After the major earthquake which struck Pakistan on 24 September, the rumblings of the Earth continued in the week of 26 September-2 October.
Six earthquakes of at least magnitude 6 (≥M6.0) occurred, one of them an M6.8 aftershock to the Pakistan earthquake and the remaining three around the margins of the Pacific.
Overall the United States Geological Survey’s real time earthquake map (undergoing a shakeup of its own due to the government shutdown) recorded a total of 1,438 earthquakes (all magnitudes in the US and its territories and ≥M4.0 elsewhere) during the week
The Week’s Largest Earthquake: M7.0, Peru
The convergence of the dense basaltic Nazca plate with the more buoyant continental crust of the largely static South American plate has created one of the planet’s classic earthquake zones, with the former being forced beneath the latter, resulting in a band of both earthquakes and volcanoes. Such zones involve complex crustal fractures, with thrust faulting dominating at the interface between the two plates and normal, reverse and lateral faulting all at play in the over-riding plate.
The M7.0 which occurred on 25 September was a fairly straightforward example of a subduction earthquake: United States Geological Survey data relating to the earthquake indicate that it resulted from thrust faulting ‘on or near the interface’ between the plates. Although strong shaking was experienced in the immediate vicinity and the tremor caused some damage to buildings, there were no reported deaths or injuries.
M6.7, Sea of Okhotsk
There was further subduction-related seismic activity on the other side of the Pacific Ocean, where and M6.7 earthquake struck in the shallow Sea of Okhotsk, east of the Kamchatka peninsula. Tectonically, this region is also a subduction zone (though slightly more complex than that off South America). In this case the Pacific plate is subducting beneath a southward extension of the North American plate (the Okhotsk microplate) along the Kuril Arc. The depth and location of the tremor suggest that the rupture took place at or close to the plate interface, although data aren’t yet available to confirm this.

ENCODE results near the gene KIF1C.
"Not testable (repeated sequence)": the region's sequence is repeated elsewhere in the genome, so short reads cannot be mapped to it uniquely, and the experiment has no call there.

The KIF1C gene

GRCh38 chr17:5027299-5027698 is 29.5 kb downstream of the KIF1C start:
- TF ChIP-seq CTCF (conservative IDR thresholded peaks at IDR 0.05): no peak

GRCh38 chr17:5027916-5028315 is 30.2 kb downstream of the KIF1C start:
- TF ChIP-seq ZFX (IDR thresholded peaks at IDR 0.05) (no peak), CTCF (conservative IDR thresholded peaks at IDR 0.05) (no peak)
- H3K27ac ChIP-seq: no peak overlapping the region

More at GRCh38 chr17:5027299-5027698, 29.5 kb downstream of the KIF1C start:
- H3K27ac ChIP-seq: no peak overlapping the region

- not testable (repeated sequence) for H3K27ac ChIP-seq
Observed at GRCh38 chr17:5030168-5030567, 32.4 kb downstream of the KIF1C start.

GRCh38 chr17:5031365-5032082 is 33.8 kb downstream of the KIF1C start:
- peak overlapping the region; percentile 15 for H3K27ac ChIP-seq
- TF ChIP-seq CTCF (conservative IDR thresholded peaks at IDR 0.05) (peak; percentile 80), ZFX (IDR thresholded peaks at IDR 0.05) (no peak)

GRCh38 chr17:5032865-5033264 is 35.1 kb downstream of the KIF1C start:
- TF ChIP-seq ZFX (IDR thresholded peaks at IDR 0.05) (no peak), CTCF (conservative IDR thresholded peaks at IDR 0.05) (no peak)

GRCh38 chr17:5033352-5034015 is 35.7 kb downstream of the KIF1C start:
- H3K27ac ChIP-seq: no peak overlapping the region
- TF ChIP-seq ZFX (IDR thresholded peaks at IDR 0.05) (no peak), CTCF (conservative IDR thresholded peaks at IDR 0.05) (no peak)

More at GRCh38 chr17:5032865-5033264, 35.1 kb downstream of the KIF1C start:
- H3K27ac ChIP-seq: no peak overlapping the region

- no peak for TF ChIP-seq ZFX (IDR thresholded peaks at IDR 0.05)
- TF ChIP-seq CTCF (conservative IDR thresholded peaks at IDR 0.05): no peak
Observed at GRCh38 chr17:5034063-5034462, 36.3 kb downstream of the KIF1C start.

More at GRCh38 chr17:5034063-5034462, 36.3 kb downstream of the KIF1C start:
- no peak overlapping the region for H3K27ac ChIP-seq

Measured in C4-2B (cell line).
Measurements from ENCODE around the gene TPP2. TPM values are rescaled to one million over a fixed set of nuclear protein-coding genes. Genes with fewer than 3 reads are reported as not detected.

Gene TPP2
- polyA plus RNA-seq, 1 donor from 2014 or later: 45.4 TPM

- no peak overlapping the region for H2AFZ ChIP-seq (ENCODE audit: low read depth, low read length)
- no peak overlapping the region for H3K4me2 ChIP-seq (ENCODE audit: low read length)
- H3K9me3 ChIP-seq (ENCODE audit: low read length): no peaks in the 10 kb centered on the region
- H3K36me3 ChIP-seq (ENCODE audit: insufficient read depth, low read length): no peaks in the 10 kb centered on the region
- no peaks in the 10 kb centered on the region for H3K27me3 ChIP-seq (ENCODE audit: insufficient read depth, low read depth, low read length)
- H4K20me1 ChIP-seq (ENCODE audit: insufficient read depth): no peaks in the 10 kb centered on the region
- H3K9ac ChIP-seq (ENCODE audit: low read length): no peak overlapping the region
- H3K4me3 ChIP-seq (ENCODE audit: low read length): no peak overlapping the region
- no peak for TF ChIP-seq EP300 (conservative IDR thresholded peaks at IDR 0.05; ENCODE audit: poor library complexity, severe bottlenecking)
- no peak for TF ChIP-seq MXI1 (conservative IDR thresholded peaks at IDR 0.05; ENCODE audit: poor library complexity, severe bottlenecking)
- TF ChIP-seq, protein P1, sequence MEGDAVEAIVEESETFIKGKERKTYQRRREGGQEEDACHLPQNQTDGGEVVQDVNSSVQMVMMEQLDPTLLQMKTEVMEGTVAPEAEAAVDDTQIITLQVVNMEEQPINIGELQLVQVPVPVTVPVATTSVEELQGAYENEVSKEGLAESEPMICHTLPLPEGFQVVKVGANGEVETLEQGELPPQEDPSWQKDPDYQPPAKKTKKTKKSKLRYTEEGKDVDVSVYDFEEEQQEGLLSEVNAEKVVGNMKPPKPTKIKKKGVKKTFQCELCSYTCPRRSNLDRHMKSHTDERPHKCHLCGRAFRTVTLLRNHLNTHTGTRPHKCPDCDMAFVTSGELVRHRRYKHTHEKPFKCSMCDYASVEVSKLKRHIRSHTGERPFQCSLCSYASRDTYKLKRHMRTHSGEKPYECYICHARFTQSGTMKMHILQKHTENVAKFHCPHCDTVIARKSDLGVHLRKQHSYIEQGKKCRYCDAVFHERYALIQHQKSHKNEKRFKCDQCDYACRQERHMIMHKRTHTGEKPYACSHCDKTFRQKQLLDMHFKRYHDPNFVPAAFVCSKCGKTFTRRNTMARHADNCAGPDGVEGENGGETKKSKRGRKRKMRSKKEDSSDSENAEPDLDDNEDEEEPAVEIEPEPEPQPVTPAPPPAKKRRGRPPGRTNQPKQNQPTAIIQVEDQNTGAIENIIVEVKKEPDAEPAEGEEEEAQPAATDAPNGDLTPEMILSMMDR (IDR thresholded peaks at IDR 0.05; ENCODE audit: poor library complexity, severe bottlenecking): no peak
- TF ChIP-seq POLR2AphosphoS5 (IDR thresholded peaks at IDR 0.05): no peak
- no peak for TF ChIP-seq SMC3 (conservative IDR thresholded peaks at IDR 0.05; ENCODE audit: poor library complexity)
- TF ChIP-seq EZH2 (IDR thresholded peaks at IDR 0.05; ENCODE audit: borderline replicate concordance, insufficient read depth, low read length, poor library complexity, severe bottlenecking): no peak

Though large in magnitude, the depth of the tremor reduced the chance of damage (much energy from deep earthquakes dissipates before reaching the surface) and although it occurred offshore, no tsunami was generated. Large-magnitude earthquakes are by no means uncommon in the region: in May 2013 an M8.3, thought to be the largest deep earthquake recorded, occurred in the same area.
U.S. Earthquakes: California
While the Pacific rocked under three major quakes, the United States enjoyed a relatively quiet week, seismically speaking – at least in terms of major tremors. The USGS map, as always, shows a high level of minor tremors each week in seismically active areas. This week in California a swarm of minor earthquakes shows up in the Coastal Ranges to the north of San Francisco.
Although these tremors didn’t occur directly along any major faults, they are associated with the continuing ‘docking’ of a number of slivers of crust which have come together over millions of years (as a result of plate movements) to form the state of California.
Three out of the week’s four largest earthquakes – in Peru, the Sea of Okhotsk and the southern Pacific off New Zealand – are the result of subduction (all, incidentally, involving the Pacific plate). Typically, major earthquakes are associated with subduction – but as Pakistan’s M7.8 of last week, and its M6.8 aftershock of this week, demonstrate subduction zones are by no means the only source for large and damaging earthquakes.
USGS. Real-time earthquake map. (2013). Accessed October 2, 2013.
USGS. M7.0 – 50km S of Acari, Peru. (2013). Accessed October 2, 2013.
Yeats, R. Active Faults of the World. (2012). Cambridge University Press.
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